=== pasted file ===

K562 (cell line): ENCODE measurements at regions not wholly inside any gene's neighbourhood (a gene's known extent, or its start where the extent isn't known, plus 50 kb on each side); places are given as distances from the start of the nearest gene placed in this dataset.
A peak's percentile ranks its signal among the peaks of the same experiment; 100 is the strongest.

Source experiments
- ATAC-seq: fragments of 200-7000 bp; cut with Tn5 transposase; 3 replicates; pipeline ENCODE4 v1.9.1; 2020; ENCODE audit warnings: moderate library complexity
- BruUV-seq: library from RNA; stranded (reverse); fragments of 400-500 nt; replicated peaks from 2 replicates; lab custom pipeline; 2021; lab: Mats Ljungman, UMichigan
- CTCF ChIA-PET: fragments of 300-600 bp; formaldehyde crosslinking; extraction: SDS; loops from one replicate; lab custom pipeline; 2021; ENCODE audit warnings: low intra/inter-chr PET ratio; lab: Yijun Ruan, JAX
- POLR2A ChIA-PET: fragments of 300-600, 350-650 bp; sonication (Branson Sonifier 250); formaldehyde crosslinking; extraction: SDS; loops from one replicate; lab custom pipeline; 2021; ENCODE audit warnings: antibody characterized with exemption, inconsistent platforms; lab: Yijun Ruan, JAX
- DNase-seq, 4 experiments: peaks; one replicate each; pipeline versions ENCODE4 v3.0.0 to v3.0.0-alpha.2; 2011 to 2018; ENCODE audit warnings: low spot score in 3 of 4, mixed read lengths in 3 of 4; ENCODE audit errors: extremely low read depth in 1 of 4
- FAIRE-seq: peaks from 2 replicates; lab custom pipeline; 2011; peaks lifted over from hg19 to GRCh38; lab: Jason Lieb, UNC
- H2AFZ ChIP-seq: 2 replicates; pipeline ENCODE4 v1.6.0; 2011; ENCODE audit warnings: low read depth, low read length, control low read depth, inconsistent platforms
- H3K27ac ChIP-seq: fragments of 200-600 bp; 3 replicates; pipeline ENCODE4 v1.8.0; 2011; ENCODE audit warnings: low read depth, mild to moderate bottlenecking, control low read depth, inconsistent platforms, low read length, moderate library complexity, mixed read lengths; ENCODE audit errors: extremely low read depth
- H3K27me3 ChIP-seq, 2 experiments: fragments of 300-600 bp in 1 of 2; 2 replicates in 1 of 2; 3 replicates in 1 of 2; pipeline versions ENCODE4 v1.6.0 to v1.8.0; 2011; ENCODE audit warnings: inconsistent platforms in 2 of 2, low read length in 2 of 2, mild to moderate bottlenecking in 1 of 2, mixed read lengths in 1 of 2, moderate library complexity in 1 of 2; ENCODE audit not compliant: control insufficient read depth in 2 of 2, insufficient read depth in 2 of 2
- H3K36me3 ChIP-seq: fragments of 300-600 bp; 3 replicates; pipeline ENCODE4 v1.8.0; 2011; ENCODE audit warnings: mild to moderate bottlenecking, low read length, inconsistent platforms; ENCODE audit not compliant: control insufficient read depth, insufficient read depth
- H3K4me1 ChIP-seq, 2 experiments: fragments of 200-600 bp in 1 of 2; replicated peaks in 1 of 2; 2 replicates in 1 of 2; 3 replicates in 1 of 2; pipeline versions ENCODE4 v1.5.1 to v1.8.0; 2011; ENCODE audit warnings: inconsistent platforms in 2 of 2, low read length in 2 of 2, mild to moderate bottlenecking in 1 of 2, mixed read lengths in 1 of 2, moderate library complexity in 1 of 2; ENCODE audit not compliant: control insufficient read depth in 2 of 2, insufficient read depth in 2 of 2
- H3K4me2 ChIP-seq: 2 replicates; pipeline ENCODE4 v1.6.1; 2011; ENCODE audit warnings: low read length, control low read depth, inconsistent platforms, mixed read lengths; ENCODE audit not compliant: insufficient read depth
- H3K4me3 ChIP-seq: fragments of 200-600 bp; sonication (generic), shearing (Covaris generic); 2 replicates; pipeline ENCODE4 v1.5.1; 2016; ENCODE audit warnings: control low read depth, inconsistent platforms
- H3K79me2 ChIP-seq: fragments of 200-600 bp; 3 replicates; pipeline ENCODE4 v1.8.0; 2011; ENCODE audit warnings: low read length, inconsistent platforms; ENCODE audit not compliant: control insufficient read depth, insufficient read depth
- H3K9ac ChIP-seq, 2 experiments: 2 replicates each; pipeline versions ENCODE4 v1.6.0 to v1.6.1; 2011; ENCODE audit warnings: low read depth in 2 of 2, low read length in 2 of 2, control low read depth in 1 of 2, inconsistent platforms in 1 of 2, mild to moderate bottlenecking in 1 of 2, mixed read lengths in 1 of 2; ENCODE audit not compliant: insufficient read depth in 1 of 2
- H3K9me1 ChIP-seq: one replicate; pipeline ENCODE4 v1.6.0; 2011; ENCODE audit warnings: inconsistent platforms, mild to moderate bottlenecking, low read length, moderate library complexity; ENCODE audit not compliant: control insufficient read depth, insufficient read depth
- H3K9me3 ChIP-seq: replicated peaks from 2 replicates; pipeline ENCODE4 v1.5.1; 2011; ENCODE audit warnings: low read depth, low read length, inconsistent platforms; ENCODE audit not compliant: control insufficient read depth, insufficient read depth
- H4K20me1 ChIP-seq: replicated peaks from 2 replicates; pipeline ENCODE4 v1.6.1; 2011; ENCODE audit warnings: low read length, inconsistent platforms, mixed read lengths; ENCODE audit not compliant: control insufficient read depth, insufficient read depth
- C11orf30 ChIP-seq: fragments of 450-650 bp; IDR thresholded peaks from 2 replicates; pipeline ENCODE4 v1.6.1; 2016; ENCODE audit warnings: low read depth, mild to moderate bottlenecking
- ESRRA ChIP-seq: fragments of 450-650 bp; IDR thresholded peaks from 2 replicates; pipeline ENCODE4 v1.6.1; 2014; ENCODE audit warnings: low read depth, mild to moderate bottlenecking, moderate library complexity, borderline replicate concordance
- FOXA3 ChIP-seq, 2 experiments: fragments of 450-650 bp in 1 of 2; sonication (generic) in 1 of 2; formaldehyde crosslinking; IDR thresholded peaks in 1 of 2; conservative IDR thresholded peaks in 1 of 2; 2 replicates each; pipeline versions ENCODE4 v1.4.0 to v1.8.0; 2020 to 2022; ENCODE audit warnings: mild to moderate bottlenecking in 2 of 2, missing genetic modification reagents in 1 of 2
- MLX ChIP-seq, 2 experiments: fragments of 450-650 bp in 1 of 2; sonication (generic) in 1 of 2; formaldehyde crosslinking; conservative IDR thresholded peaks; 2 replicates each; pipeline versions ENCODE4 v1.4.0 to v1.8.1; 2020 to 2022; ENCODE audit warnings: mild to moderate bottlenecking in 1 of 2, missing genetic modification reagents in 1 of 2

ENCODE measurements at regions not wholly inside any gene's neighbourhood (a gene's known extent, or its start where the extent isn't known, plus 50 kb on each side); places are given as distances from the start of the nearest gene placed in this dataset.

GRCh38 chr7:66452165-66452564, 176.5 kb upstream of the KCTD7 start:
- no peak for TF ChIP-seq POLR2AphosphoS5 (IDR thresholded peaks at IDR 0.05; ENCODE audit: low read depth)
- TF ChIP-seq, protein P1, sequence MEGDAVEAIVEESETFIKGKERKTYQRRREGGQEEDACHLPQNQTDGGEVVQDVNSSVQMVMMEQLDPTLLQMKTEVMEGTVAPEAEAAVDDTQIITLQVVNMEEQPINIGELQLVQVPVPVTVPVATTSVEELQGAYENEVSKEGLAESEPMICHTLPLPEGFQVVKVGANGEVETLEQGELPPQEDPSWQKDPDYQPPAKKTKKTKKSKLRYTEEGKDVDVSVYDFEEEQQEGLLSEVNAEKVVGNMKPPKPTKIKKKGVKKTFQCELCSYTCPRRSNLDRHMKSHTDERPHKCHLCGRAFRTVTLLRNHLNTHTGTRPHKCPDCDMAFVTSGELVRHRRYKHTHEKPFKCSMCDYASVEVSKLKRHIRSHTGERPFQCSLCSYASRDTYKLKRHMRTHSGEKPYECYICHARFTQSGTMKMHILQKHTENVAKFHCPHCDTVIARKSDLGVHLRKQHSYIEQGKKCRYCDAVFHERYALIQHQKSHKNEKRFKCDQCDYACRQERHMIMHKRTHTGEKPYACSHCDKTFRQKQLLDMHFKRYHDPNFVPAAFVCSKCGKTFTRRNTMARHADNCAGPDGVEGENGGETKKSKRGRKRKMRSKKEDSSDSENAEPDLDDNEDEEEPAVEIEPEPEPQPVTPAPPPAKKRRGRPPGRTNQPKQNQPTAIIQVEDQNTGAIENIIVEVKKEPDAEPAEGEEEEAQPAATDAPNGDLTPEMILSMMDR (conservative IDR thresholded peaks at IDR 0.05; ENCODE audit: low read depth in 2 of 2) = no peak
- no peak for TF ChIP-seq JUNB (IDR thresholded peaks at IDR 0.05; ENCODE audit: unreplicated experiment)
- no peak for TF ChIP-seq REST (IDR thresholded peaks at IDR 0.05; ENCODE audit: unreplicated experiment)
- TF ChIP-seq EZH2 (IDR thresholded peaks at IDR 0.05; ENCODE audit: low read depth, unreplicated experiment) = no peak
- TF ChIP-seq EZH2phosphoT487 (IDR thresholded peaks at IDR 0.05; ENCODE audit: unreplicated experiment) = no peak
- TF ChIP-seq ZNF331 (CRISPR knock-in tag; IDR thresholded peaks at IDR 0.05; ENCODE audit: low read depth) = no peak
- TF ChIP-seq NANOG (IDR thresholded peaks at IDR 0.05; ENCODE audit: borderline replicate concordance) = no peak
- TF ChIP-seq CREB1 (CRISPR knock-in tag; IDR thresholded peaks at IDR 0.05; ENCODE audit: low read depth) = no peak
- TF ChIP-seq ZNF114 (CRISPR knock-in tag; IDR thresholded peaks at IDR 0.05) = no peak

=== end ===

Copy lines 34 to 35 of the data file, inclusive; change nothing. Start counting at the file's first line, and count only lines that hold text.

- TF ChIP-seq ZNF331 (CRISPR knock-in tag; IDR thresholded peaks at IDR 0.05; ENCODE audit: low read depth) = no peak
- TF ChIP-seq NANOG (IDR thresholded peaks at IDR 0.05; ENCODE audit: borderline replicate concordance) = no peak